Liberty men’s basketball coach Ritchie McKay doesn’t remember exactly what time in the wee hours Monday morning he finally decided to close his laptop and get a few hours of sleep.
There was not a wasted minute after the conclusion of the Selection Show watch party at the Vines Center until he finally said, ‘Enough is enough,’ and stopped immersing himself in game film of Mississippi State. He studied every intricacy, noted each tendency and chronicled the strengths and weaknesses of the Bulldogs.
McKay wanted to ensure anything Mississippi State threw at Liberty in Friday’s first round of the NCAA Tournament was covered during the practices in Lynchburg before the team flies to San Jose, California.
“They’re athletic as all get-out,” McKay said before Monday’s late afternoon practice. “When you can rotate really three, four bigs in at the same time and all can score and defend and have just incredible length that poses some challenges for us. We don’t have that same size and weight.
“But then they have a really good guard line. I think [Quinndary] Weatherspoon will be one of the top five scorers in school history. Lamont Peters can really play, gets downhill, can shoot the ball from 3, creates a lot of opportunities for others. I think [Tyson] Carter’s insertion into the lineup has really stabilized their group, and he’s a complete player but can also really, really shoot it.
“They cause a lot of problems. I think for our group, hopefully we’ll keep pounding the rock, if you will, and see if we can’t be decent defensively and knock in a shot or two.”
The Flames (28-6) played a pair of Southeastern Conference teams during the regular season — Vanderbilt, with a healthy Darius Garland, and Alabama — and lost both games by nine points.
“Those teams, we didn’t play at our pace; we played their game and didn’t take great shots, either,” Liberty junior point guard Georgie Pacheco-Ortiz said of playing the two SEC programs. “This is a great opportunity for us to don’t do that again and do what we do every day.”
The Bulldogs (23-10) finished tied for sixth in the SEC regular-season standings and lost to Tennessee in the conference tournament quarterfinals.
When Mississippi State is successful, its production begins with Peters at point guard and Weatherspoon on the wing.
Weatherspoon averages 18.2 points, 2.8 assists and 1.7 steals while also shooting better than 56 percent from inside the 3-point line.
“He can score in a lot of different ways — a really good shooter, get to the rim, finish at the rim, doesn’t force a lot of things and lets the game come to him,” Liberty senior guard Lovell Cabbil said of Weatherspoon. “He’s a really talented player. It’s going to take all five guys in our defensive scheme to slow him down. We’re just going to try to do a good job of just making it as hard as possible for him.”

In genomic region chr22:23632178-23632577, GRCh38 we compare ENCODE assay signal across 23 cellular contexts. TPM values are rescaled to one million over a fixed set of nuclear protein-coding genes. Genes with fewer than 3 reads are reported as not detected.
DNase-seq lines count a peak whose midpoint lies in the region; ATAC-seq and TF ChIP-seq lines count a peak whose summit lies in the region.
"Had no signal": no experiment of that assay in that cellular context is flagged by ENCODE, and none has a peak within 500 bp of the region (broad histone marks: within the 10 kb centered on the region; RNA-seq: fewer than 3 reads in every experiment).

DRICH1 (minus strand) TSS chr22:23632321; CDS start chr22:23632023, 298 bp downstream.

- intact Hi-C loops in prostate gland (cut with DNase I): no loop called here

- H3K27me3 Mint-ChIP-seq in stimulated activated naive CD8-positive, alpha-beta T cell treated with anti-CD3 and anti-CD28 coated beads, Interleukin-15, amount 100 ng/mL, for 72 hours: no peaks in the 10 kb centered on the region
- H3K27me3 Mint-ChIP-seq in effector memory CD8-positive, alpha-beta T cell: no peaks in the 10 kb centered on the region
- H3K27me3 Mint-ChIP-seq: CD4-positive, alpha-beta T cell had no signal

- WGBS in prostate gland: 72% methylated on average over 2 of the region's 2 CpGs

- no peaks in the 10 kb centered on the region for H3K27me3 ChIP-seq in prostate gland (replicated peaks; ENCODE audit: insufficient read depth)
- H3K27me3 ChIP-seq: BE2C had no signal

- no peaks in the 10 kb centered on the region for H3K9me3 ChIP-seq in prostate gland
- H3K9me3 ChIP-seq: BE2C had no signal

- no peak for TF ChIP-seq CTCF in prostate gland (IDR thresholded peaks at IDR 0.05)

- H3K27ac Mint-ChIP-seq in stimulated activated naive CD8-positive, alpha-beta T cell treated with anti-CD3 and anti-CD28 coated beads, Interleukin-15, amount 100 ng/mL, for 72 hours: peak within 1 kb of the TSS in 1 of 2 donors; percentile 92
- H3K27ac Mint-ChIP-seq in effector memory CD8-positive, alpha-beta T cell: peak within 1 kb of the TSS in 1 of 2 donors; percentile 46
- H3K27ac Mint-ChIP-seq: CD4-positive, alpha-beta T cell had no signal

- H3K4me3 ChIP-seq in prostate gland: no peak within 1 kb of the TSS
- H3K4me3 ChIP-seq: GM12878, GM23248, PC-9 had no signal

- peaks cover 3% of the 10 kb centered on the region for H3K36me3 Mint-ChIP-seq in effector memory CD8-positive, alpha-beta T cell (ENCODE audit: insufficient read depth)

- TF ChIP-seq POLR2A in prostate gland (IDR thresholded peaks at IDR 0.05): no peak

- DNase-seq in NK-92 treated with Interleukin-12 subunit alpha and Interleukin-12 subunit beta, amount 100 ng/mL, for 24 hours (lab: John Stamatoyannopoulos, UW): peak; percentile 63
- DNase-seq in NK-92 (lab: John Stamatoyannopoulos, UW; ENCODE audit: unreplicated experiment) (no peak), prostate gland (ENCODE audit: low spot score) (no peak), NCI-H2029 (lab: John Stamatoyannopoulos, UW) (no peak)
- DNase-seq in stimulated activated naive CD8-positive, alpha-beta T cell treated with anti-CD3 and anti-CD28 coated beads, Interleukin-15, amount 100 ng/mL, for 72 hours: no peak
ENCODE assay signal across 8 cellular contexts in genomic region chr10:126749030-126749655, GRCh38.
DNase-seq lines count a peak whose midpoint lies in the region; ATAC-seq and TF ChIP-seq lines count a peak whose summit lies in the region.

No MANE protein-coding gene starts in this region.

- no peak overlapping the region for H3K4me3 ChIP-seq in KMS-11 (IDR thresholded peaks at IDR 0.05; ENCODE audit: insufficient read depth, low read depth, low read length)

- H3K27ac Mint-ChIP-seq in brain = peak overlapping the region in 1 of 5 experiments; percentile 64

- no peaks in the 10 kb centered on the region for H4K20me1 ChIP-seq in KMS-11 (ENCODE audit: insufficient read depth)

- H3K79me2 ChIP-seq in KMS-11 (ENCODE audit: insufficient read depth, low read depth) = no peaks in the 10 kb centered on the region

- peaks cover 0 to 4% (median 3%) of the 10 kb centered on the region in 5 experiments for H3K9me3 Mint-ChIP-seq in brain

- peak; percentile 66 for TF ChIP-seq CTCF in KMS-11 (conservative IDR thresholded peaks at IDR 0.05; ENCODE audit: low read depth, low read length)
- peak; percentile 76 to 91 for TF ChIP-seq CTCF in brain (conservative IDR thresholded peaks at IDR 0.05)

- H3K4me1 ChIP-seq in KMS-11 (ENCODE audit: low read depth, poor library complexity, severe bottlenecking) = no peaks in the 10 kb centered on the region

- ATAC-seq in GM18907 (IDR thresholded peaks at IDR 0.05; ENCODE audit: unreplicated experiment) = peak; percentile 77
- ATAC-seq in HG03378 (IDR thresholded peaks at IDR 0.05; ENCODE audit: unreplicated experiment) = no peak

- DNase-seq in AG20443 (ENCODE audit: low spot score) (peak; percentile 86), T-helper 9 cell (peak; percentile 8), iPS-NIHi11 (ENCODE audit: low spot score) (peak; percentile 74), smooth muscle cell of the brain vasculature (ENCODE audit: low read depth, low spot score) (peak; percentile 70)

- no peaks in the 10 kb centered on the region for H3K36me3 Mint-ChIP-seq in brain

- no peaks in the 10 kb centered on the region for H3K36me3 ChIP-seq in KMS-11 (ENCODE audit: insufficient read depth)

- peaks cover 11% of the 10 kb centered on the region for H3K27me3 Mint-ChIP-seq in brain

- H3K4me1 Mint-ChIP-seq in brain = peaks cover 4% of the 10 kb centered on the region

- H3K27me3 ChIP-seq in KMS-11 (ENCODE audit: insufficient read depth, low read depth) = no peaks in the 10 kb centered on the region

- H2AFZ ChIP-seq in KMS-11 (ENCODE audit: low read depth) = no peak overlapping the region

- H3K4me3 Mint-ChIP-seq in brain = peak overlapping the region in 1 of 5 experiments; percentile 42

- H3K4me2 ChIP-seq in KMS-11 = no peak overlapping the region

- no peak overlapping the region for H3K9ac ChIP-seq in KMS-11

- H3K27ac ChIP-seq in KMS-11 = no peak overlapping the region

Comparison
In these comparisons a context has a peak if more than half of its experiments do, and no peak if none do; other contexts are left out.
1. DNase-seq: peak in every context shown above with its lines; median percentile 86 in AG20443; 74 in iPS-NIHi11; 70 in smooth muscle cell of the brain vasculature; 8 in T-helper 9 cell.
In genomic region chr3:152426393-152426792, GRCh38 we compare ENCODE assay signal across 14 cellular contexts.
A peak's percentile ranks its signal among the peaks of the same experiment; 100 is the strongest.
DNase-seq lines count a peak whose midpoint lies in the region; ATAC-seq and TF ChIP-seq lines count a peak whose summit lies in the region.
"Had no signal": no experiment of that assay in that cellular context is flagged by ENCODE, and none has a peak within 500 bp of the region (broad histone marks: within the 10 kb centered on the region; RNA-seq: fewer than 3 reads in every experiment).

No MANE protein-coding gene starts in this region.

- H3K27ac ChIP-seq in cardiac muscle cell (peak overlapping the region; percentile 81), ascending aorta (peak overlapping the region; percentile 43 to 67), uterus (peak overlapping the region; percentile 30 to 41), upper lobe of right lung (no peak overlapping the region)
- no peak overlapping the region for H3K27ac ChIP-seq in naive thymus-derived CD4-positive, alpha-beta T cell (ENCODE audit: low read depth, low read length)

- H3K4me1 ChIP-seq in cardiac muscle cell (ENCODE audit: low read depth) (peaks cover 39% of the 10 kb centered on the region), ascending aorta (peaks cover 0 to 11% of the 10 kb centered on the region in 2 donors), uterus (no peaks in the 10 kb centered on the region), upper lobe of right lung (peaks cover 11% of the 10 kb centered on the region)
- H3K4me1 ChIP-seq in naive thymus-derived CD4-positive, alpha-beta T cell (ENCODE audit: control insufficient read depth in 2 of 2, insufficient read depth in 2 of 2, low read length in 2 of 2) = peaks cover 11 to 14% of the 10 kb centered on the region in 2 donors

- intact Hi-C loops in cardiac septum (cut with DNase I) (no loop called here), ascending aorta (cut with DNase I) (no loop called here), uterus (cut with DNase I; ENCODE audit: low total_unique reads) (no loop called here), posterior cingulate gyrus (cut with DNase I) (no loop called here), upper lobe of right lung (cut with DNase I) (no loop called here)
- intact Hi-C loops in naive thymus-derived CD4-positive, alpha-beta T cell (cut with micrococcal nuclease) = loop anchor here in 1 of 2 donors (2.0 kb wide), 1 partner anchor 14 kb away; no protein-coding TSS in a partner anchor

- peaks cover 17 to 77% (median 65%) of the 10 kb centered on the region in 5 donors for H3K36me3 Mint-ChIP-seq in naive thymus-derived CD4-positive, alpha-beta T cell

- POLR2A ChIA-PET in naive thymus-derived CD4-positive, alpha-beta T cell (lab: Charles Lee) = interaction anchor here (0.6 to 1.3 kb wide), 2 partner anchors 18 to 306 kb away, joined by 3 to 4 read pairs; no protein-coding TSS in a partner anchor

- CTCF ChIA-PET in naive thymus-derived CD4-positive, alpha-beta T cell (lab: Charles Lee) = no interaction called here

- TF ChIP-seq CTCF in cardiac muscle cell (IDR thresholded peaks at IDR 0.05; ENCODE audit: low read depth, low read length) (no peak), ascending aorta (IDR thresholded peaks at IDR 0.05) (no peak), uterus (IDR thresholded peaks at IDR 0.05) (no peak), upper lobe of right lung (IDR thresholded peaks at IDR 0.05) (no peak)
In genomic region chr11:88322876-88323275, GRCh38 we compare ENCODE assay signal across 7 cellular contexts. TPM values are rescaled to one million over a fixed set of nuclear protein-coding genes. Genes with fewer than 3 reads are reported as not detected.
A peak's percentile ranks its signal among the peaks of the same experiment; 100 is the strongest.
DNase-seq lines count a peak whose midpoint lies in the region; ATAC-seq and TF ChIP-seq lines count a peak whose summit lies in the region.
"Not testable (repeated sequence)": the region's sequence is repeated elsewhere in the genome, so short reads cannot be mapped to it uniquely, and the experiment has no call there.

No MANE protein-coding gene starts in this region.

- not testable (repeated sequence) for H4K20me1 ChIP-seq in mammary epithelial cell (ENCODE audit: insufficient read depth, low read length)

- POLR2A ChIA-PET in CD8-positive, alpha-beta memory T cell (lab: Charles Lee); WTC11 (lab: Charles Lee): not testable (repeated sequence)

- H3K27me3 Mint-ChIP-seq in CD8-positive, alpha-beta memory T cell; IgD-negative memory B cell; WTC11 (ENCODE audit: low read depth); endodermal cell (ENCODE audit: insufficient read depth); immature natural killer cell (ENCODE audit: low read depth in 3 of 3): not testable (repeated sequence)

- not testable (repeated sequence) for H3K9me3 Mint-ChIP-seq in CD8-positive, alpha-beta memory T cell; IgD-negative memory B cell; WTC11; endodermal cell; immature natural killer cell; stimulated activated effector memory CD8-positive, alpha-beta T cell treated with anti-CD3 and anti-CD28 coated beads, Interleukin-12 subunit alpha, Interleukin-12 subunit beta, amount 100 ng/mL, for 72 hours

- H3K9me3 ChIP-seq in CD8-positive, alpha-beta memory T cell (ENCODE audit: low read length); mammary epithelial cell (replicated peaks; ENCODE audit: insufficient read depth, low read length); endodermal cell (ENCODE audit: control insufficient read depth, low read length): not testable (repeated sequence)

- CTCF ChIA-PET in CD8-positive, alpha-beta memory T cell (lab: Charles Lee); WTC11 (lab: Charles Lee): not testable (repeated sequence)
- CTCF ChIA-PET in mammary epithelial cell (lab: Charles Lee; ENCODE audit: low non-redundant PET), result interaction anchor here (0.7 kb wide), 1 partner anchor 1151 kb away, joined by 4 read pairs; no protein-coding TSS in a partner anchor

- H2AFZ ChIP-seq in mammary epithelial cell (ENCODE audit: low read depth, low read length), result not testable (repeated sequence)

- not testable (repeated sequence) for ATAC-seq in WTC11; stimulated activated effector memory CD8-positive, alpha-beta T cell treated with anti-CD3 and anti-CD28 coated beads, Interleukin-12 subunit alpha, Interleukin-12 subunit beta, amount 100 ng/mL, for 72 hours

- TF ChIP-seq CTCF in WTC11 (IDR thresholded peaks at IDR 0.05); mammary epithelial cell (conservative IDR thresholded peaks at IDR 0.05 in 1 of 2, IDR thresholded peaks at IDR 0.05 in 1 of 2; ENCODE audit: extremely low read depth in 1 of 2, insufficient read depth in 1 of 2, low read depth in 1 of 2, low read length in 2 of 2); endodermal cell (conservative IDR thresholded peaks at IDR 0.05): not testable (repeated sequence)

Weatherspoon’s production has been aided by the emergence of Tyson Carter on the opposite side of the court. Carter has started the past 10 games since Nick Weatherspoon (Quinndary’s younger brother) went down with an injury and is third on the team in scoring at 10.5 points per outing.
Peters, though, is the one who gets the Bulldogs’ offense into motion. He is second in scoring (11.7) and is tops on the team with 171 assists and 58 steals.
He and Quinndary Weatherspoon, a first team all-SEC selection, are the two main reasons why the Bulldogs are 19th in the nation, according to KenPom, in recording steals on 11.7 percent of their opponents’ possessions.
“They will try to speed us up on offense and deny every catch,” Pacheco-Ortiz said. “I think if we don’t turn the ball over and we play our game and play our pace, we will be great in that game. We have to take care of the ball and make the right decisions.”
Mississippi State features three post players in its rotation who possess size Liberty does not have in Reggie Perry (6-10, 245), Aric Holman (6-10, 225) and Abdul Ado (6-11, 255).
The Flames’ two main post players are Scottie James (6-8, 235) and Myo Baxter-Bell (6-5, 255).
Perry and Holman average nearly 10 points per game, while Ado leads the team with 54 blocks.
Those three have also pulled down a combined 212 of the Bulldogs’ 385 offensive rebounds this season. The Flames rank 205th out of 353 Division I teams this season in defensive rebounds per game (24.9).
“I think that their bigs … are very athletic and they [will] really challenge us on the glass, they’re going to really crash hard,” Liberty redshirt junior forward Caleb Homesley said, “but everything goes through their guards. It will start with them. I think that the bigs benefit off of their guards, their drives and different things, but I think that if we have our post trap and it’s effective, we’ll be fine.”
The key for Liberty on Friday night is keeping Cabbil and fellow guard Elijah Cuffee out of foul trouble. The two are considered the Flames’ top perimeter defenders and have excelled at containing strong guards when they are able to stay on the floor.
“It will be really important early just to play without using our hands and not foul so their guards don’t get confident early in the game that they can draw fouls on us,” Cabbil said. “Especially for me and Cuf on the perimeter, their team runs a lot off of Peters and Weatherspoon and those guys, so if me and Cuf can do a good job of staying out of foul trouble and staying in the game, I think we can make it tough for them.”